The movement problems have gotten slightly worse again, although they’re still nothing like the crazy chorea dance I was constantly doing this summer. The hypersomnia is by far the worst symptom now. I’m completely dysfunctional if I don’t take the wakefulness med Nuvigil. I fall asleep after sitting down anywhere for more than ten minutes. When I do happen to be “awake,” I’m loopy and can’t concentrate. At least I have Nuvigil… My doctor just started me on another anti-inflammatory called Plaquenil, so I’m hoping maybe it will help some of this.

When you’re sleep is messed up, everything is messed up.  I still have trouble with concentration and processing written information. The less steroids I take, the more I often I have trouble coming up with words for everyday objects, which only makes my social anxiety worse.  But I’m not depressed anymore. I still have quite a bit of general and social anxiety, but I was able to have a small party at my apartment at the end of the semester—even though the idea of having five friends over at once had me shaking all over earlier that day. A couple months ago, I know I wouldn’t have even considered inviting friends over.

Perhaps the most mind-blowing improvement is with my OCD. I’m slowly not carrying out compulsions anymore without having to go through months of CBT/ERP like I did in the past. There are times when I find myself touching something I wouldn’t have dared handle a couple months ago, and I only realize what I’ve done afterwards. I’m not sweating through anxiety when I don’t do my compulsions—I’m just not doing them without thinking about it. It’s amazing. As someone who has been through CBT before (and had success at the time), it’s very strange to see your brain rewiring itself without you having to consciously work so hard at it.

At my latest follow-up, my doctor told me I looked “less tormented.”  And that’s how it feels.   However, she was quite concerned about the sleep issues—especially that they had come back after being completely gone and that they didn’t go away on a Prednisone burst this time.

“At this point, we can talk about doing another IVIG,” She said. “But we need to wait at least six months to be sure you need it.”

I wasn’t surprised. But now I just have to keep waiting… again.

Nevertheless, on the whole, I’m doing so much better, and I’m very happy with the progress I’ve made. But do you want to know a secret? Getting better is frightening because the better I get, the more I realize how far gone I was this summer.  In June, I was hardly upset that I had stopped eating and couldn’t walk and suddenly had uncontrollable movements everywhere. I was apparently in a bit of a daze, and I had no idea how much I’d really lost my personality. Now that I’m back, I get it, and I’m even more grateful for my continuing recovery.

 

I’ve had this blog for over six months, and the responses and support I’ve received so far have been incredible. Thank you. I would love to get some feedback from all you amazing readers about what you want to read about next. I’m planning to continue posting regularly at least until I get 100% better and then for a few months afterwards.  That’s probably another year or two of writing.  (And then I want to turn it all into a book, but that’s another story…)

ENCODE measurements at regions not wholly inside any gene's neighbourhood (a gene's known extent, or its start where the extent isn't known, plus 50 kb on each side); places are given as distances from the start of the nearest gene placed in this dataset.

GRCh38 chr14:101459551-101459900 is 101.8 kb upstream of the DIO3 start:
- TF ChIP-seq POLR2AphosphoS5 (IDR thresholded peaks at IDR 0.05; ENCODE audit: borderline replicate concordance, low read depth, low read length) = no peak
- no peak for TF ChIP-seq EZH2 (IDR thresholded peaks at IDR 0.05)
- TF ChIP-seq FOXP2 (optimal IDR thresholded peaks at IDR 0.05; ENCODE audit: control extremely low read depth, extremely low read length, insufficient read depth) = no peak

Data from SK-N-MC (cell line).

What topics would you most like to read about? Do you have any questions for me, as an eight-year survivor of OCD and PANS? Please comment with your ideas and thoughts!

What I Wish I’d Told My Parents

This time of the year is always difficult for me. Seven years ago at this time, I had the worst PANDAS flare of my life and descended into a terrifying world of OCD, odd behavior, insomnia, and depression. For a time, my symptoms completely tore apart my family.

I’ll never forget when I first made my parents cry. I was twelve years old, and we didn’t even know I had OCD, let alone PANS.  Had we known, things never would have gotten so bad.  My parents were almost as terrified as I was at the change they had seen in me.

I thought I was going crazy. I had to speak a certain way. I had to walk “just right.” I needed to be sure I chewed my food in a particular manner. And God-forbid if I breathed the wrong way… I also felt like I needed to jump out of the second-story window of my room. Why? I didn’t know. It just seemed like something I should do—it wasn’t because I was trying to hurt myself. I would impulsively taste things that shouldn’t be tasted—like shower gels and wet rocks I found in the woods. Again, I didn’t know why I did those things, but I just felt like I had to.

I refused to do my schoolwork. I looked at the words on the page of my textbooks, and they become horrible blasphemous thoughts in my mind. The thoughts never left me alone. Every moment of every day, no matter what I did, there they were to torment me. Everything I did was used against me to become something terribly immoral that showed I was a wicked child. To me, having the thoughts come was just as bad as saying them out-loud and meaning them—damning and perhaps unforgivable.

During school, I would sit and stare at the blank lines of my notebook paper, unable to explain that I was terrified of what the words I was supposed to write could become in my mind. My mom (who homeschooled me at the time), eventually would become exasperated, and I would run out of the room both because I couldn’t handle the OCD thoughts and because I couldn’t stand to make her so upset. But I couldn’t even tell her that I never wanted it to be that way. I didn’t want to not work. I didn’t want to make her cry. I just wanted the thoughts to not be there.

“Why are you doing this to your mother?” my dad asked one night, as the three of us sat around the kitchen table. “She is sacrificing her time to teach you, and you aren’t even trying to work with her.”